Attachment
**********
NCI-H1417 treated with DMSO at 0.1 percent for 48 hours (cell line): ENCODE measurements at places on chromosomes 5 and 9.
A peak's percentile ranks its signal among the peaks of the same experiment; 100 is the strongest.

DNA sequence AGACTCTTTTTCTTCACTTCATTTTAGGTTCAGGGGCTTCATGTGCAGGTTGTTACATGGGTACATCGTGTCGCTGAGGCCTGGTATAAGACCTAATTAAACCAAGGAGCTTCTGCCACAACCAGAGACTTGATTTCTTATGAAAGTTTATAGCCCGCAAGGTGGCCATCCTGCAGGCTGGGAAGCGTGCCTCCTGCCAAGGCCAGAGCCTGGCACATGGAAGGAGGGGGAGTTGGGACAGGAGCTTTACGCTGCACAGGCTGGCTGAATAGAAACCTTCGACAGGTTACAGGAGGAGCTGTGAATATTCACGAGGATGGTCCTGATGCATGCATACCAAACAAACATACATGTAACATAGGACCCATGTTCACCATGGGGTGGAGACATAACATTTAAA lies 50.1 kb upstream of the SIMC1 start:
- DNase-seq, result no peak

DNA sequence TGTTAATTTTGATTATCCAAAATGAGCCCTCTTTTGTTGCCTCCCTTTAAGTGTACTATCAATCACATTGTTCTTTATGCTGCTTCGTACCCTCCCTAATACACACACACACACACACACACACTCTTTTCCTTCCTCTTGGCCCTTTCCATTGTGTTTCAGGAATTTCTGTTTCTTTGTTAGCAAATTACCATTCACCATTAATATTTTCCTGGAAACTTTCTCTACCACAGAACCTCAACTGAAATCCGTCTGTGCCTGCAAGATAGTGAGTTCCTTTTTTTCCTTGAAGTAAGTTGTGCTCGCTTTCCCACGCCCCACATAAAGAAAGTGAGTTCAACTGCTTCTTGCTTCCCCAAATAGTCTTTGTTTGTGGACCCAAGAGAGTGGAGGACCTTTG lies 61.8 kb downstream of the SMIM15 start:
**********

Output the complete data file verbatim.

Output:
NCI-H1417 treated with DMSO at 0.1 percent for 48 hours (cell line): ENCODE measurements at places on chromosomes 5 and 9.
A peak's percentile ranks its signal among the peaks of the same experiment; 100 is the strongest.

DNA sequence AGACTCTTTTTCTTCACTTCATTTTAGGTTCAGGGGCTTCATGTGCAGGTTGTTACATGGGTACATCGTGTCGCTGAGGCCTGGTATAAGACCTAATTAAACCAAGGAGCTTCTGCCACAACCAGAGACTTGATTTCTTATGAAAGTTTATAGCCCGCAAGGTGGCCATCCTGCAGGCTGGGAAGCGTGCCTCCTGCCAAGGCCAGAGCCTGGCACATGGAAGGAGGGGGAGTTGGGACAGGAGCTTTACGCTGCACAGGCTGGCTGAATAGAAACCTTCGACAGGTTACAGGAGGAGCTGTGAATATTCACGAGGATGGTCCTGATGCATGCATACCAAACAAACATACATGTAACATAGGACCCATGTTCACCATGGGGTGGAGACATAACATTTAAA lies 50.1 kb upstream of the SIMC1 start:
- DNase-seq, result no peak

DNA sequence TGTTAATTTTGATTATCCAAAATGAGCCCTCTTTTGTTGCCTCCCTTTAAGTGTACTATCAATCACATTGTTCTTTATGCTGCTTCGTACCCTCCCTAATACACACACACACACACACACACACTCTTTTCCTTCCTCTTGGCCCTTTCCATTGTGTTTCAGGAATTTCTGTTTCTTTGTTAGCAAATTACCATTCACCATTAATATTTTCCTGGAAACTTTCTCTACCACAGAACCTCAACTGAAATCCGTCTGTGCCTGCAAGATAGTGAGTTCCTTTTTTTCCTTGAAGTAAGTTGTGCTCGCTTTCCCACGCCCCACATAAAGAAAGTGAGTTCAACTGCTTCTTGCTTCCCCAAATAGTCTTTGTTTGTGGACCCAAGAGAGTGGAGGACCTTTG lies 61.8 kb downstream of the SMIM15 start: